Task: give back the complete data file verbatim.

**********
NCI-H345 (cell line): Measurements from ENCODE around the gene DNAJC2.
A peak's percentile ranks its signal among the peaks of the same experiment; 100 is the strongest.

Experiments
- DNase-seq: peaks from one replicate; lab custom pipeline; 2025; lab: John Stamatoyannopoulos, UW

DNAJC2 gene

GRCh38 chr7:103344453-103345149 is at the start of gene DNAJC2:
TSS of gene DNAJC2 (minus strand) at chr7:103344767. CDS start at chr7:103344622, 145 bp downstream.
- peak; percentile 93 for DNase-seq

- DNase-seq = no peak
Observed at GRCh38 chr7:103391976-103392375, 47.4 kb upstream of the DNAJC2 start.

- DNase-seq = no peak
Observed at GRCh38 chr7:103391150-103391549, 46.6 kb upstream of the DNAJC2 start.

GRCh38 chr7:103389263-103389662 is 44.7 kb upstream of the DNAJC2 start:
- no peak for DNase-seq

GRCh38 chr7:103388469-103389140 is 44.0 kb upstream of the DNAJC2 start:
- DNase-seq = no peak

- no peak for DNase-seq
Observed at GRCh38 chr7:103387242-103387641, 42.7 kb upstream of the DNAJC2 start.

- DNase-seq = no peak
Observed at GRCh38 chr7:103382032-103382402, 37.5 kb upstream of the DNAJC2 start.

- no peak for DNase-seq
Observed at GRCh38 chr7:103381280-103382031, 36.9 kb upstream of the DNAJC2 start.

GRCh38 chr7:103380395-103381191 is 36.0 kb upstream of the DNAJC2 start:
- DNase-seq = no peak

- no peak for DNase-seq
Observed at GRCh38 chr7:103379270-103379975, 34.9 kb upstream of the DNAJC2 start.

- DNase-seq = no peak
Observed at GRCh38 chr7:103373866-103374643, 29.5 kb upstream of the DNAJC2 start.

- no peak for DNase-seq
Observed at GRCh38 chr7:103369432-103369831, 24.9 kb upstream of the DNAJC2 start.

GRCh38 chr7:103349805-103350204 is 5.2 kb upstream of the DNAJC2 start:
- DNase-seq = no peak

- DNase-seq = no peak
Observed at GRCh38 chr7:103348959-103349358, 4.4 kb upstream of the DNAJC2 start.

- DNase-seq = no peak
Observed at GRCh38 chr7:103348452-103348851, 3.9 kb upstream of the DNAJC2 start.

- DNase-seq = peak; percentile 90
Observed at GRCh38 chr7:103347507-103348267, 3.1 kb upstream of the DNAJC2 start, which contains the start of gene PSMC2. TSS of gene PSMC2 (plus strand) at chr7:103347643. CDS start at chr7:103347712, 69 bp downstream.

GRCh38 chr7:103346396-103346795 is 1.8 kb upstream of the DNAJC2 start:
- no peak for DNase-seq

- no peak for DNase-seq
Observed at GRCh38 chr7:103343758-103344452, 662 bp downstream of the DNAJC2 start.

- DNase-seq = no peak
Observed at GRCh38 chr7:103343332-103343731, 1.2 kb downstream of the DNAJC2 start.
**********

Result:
NCI-H345 (cell line): Measurements from ENCODE around the gene DNAJC2.
A peak's percentile ranks its signal among the peaks of the same experiment; 100 is the strongest.

Experiments
- DNase-seq: peaks from one replicate; lab custom pipeline; 2025; lab: John Stamatoyannopoulos, UW

DNAJC2 gene

GRCh38 chr7:103344453-103345149 is at the start of gene DNAJC2:
TSS of gene DNAJC2 (minus strand) at chr7:103344767. CDS start at chr7:103344622, 145 bp downstream.
- peak; percentile 93 for DNase-seq

- DNase-seq = no peak
Observed at GRCh38 chr7:103391976-103392375, 47.4 kb upstream of the DNAJC2 start.

- DNase-seq = no peak
Observed at GRCh38 chr7:103391150-103391549, 46.6 kb upstream of the DNAJC2 start.

GRCh38 chr7:103389263-103389662 is 44.7 kb upstream of the DNAJC2 start:
- no peak for DNase-seq

GRCh38 chr7:103388469-103389140 is 44.0 kb upstream of the DNAJC2 start:
- DNase-seq = no peak

- no peak for DNase-seq
Observed at GRCh38 chr7:103387242-103387641, 42.7 kb upstream of the DNAJC2 start.

- DNase-seq = no peak
Observed at GRCh38 chr7:103382032-103382402, 37.5 kb upstream of the DNAJC2 start.

- no peak for DNase-seq
Observed at GRCh38 chr7:103381280-103382031, 36.9 kb upstream of the DNAJC2 start.

GRCh38 chr7:103380395-103381191 is 36.0 kb upstream of the DNAJC2 start:
- DNase-seq = no peak

- no peak for DNase-seq
Observed at GRCh38 chr7:103379270-103379975, 34.9 kb upstream of the DNAJC2 start.

- DNase-seq = no peak
Observed at GRCh38 chr7:103373866-103374643, 29.5 kb upstream of the DNAJC2 start.

- no peak for DNase-seq
Observed at GRCh38 chr7:103369432-103369831, 24.9 kb upstream of the DNAJC2 start.

GRCh38 chr7:103349805-103350204 is 5.2 kb upstream of the DNAJC2 start:
- DNase-seq = no peak

- DNase-seq = no peak
Observed at GRCh38 chr7:103348959-103349358, 4.4 kb upstream of the DNAJC2 start.

- DNase-seq = no peak
Observed at GRCh38 chr7:103348452-103348851, 3.9 kb upstream of the DNAJC2 start.

- DNase-seq = peak; percentile 90
Observed at GRCh38 chr7:103347507-103348267, 3.1 kb upstream of the DNAJC2 start, which contains the start of gene PSMC2. TSS of gene PSMC2 (plus strand) at chr7:103347643. CDS start at chr7:103347712, 69 bp downstream.

GRCh38 chr7:103346396-103346795 is 1.8 kb upstream of the DNAJC2 start:
- no peak for DNase-seq

- no peak for DNase-seq
Observed at GRCh38 chr7:103343758-103344452, 662 bp downstream of the DNAJC2 start.

- DNase-seq = no peak
Observed at GRCh38 chr7:103343332-103343731, 1.2 kb downstream of the DNAJC2 start.